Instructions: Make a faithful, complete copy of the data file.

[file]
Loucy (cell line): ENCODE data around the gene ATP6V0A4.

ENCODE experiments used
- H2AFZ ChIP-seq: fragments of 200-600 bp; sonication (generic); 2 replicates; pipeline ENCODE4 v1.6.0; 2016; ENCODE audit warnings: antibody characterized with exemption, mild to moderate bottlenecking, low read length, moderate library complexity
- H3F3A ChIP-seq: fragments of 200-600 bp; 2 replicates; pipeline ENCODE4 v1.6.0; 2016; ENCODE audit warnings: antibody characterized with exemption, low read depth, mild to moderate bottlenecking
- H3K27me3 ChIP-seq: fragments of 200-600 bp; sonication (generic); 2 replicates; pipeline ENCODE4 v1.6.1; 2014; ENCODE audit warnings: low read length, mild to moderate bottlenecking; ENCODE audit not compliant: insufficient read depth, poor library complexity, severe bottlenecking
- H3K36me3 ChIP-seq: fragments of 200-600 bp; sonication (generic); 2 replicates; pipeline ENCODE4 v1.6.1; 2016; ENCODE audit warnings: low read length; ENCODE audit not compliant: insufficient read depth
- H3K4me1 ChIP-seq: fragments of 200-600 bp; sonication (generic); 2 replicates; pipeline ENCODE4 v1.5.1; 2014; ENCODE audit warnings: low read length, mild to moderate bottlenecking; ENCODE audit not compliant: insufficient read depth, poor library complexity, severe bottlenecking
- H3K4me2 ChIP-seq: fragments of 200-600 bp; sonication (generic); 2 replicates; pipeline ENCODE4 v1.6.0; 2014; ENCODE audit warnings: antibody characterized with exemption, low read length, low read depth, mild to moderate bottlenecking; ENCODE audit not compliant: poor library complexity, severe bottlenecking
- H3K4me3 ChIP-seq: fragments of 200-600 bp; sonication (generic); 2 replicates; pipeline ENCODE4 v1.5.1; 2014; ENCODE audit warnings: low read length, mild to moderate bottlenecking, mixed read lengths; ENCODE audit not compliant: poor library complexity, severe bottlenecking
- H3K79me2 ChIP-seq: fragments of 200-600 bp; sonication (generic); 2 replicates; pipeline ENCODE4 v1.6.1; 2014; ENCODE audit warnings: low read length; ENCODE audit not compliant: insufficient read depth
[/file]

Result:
Loucy (cell line): ENCODE data around the gene ATP6V0A4.

ENCODE experiments used
- H2AFZ ChIP-seq: fragments of 200-600 bp; sonication (generic); 2 replicates; pipeline ENCODE4 v1.6.0; 2016; ENCODE audit warnings: antibody characterized with exemption, mild to moderate bottlenecking, low read length, moderate library complexity
- H3F3A ChIP-seq: fragments of 200-600 bp; 2 replicates; pipeline ENCODE4 v1.6.0; 2016; ENCODE audit warnings: antibody characterized with exemption, low read depth, mild to moderate bottlenecking
- H3K27me3 ChIP-seq: fragments of 200-600 bp; sonication (generic); 2 replicates; pipeline ENCODE4 v1.6.1; 2014; ENCODE audit warnings: low read length, mild to moderate bottlenecking; ENCODE audit not compliant: insufficient read depth, poor library complexity, severe bottlenecking
- H3K36me3 ChIP-seq: fragments of 200-600 bp; sonication (generic); 2 replicates; pipeline ENCODE4 v1.6.1; 2016; ENCODE audit warnings: low read length; ENCODE audit not compliant: insufficient read depth
- H3K4me1 ChIP-seq: fragments of 200-600 bp; sonication (generic); 2 replicates; pipeline ENCODE4 v1.5.1; 2014; ENCODE audit warnings: low read length, mild to moderate bottlenecking; ENCODE audit not compliant: insufficient read depth, poor library complexity, severe bottlenecking
- H3K4me2 ChIP-seq: fragments of 200-600 bp; sonication (generic); 2 replicates; pipeline ENCODE4 v1.6.0; 2014; ENCODE audit warnings: antibody characterized with exemption, low read length, low read depth, mild to moderate bottlenecking; ENCODE audit not compliant: poor library complexity, severe bottlenecking
- H3K4me3 ChIP-seq: fragments of 200-600 bp; sonication (generic); 2 replicates; pipeline ENCODE4 v1.5.1; 2014; ENCODE audit warnings: low read length, mild to moderate bottlenecking, mixed read lengths; ENCODE audit not compliant: poor library complexity, severe bottlenecking
- H3K79me2 ChIP-seq: fragments of 200-600 bp; sonication (generic); 2 replicates; pipeline ENCODE4 v1.6.1; 2014; ENCODE audit warnings: low read length; ENCODE audit not compliant: insufficient read depth